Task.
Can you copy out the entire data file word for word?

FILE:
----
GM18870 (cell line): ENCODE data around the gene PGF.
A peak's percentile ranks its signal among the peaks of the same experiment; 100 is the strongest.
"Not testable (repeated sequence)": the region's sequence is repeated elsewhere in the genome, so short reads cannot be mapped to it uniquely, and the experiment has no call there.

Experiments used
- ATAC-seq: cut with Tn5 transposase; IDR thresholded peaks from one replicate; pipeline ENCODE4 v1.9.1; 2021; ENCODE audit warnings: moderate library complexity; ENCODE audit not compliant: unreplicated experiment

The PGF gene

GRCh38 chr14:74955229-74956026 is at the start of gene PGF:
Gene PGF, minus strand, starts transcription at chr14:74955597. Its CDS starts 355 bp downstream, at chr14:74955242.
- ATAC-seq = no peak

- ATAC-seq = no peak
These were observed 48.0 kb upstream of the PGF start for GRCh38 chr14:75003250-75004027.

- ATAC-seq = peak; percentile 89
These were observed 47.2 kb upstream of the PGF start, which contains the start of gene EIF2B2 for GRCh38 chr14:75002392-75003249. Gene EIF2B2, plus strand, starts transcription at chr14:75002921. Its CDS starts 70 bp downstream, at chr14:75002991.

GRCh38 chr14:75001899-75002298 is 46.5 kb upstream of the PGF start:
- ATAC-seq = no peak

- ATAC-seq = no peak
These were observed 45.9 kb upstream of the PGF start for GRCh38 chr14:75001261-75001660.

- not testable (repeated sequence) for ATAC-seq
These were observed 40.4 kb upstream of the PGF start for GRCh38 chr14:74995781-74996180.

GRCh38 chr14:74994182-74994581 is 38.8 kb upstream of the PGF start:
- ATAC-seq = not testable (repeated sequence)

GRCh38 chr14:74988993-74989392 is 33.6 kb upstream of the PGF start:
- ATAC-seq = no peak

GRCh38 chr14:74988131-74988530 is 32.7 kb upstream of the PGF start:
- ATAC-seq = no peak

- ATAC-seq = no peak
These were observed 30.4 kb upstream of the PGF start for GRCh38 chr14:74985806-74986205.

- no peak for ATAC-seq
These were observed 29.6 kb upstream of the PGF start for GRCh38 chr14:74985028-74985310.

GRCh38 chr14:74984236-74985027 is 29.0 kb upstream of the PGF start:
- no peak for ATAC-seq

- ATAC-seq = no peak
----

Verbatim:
GM18870 (cell line): ENCODE data around the gene PGF.
A peak's percentile ranks its signal among the peaks of the same experiment; 100 is the strongest.
"Not testable (repeated sequence)": the region's sequence is repeated elsewhere in the genome, so short reads cannot be mapped to it uniquely, and the experiment has no call there.

Experiments used
- ATAC-seq: cut with Tn5 transposase; IDR thresholded peaks from one replicate; pipeline ENCODE4 v1.9.1; 2021; ENCODE audit warnings: moderate library complexity; ENCODE audit not compliant: unreplicated experiment

The PGF gene

GRCh38 chr14:74955229-74956026 is at the start of gene PGF:
Gene PGF, minus strand, starts transcription at chr14:74955597. Its CDS starts 355 bp downstream, at chr14:74955242.
- ATAC-seq = no peak

- ATAC-seq = no peak
These were observed 48.0 kb upstream of the PGF start for GRCh38 chr14:75003250-75004027.

- ATAC-seq = peak; percentile 89
These were observed 47.2 kb upstream of the PGF start, which contains the start of gene EIF2B2 for GRCh38 chr14:75002392-75003249. Gene EIF2B2, plus strand, starts transcription at chr14:75002921. Its CDS starts 70 bp downstream, at chr14:75002991.

GRCh38 chr14:75001899-75002298 is 46.5 kb upstream of the PGF start:
- ATAC-seq = no peak

- ATAC-seq = no peak
These were observed 45.9 kb upstream of the PGF start for GRCh38 chr14:75001261-75001660.

- not testable (repeated sequence) for ATAC-seq
These were observed 40.4 kb upstream of the PGF start for GRCh38 chr14:74995781-74996180.

GRCh38 chr14:74994182-74994581 is 38.8 kb upstream of the PGF start:
- ATAC-seq = not testable (repeated sequence)

GRCh38 chr14:74988993-74989392 is 33.6 kb upstream of the PGF start:
- ATAC-seq = no peak

GRCh38 chr14:74988131-74988530 is 32.7 kb upstream of the PGF start:
- ATAC-seq = no peak

- ATAC-seq = no peak
These were observed 30.4 kb upstream of the PGF start for GRCh38 chr14:74985806-74986205.

- no peak for ATAC-seq
These were observed 29.6 kb upstream of the PGF start for GRCh38 chr14:74985028-74985310.

GRCh38 chr14:74984236-74985027 is 29.0 kb upstream of the PGF start:
- no peak for ATAC-seq

- ATAC-seq = no peak